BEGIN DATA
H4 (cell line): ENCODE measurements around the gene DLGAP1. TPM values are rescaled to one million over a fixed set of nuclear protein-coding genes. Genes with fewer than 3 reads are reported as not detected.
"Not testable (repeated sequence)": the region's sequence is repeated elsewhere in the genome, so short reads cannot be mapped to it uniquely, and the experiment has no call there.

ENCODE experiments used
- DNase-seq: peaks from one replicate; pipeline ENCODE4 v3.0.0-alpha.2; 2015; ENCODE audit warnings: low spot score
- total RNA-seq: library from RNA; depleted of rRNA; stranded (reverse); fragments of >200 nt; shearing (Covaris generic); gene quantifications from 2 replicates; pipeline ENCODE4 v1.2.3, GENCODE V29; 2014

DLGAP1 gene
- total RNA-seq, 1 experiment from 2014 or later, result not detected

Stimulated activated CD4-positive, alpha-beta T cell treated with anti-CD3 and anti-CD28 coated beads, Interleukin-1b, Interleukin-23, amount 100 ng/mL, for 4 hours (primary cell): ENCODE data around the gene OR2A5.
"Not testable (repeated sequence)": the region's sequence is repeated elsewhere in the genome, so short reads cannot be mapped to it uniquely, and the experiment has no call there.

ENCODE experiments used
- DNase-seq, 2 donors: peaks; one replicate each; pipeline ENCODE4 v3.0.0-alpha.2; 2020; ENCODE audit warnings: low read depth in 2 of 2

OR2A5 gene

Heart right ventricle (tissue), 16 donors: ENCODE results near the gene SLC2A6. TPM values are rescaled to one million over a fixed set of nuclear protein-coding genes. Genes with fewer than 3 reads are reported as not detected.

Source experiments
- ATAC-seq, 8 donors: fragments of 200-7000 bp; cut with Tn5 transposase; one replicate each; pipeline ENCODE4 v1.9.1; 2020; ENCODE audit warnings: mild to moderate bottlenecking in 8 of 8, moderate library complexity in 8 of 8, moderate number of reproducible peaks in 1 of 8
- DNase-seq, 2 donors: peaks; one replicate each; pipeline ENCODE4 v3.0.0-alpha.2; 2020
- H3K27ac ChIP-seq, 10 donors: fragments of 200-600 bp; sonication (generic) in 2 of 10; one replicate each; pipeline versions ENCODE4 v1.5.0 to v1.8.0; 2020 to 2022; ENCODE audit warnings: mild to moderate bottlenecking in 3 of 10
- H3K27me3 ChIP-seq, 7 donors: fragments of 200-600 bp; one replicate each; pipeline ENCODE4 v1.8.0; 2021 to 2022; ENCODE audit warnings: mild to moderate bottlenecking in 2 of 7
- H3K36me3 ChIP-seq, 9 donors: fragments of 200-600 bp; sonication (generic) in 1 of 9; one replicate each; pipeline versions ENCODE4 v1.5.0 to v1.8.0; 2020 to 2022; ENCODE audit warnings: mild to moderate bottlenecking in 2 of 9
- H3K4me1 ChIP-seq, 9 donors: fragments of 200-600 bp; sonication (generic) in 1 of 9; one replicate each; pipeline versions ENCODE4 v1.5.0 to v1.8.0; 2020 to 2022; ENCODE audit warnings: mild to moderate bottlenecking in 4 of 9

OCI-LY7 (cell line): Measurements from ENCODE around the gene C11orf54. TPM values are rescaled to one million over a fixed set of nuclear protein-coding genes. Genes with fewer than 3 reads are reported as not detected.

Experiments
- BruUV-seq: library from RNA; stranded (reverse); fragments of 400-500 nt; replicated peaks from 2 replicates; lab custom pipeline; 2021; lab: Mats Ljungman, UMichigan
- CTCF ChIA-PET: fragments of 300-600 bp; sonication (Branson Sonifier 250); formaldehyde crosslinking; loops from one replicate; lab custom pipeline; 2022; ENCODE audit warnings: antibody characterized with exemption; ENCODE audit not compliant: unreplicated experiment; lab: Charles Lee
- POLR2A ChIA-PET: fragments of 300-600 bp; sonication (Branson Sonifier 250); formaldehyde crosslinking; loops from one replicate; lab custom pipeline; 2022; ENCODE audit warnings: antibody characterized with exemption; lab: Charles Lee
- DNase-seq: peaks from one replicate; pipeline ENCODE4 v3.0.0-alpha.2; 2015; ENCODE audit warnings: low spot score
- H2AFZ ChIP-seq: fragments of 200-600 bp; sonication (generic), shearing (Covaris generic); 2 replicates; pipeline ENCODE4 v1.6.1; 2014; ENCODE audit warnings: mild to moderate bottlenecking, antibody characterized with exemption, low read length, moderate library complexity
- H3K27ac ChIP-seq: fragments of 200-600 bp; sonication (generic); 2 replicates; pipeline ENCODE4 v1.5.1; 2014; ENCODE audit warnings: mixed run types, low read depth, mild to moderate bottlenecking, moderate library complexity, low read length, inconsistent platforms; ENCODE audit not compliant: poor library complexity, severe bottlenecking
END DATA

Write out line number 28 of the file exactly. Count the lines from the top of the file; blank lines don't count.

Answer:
- H3K27ac ChIP-seq: fragments of 200-600 bp; sonication (generic); 2 replicates; pipeline ENCODE4 v1.5.1; 2014; ENCODE audit warnings: mixed run types, low read depth, mild to moderate bottlenecking, moderate library complexity, low read length, inconsistent platforms; ENCODE audit not compliant: poor library complexity, severe bottlenecking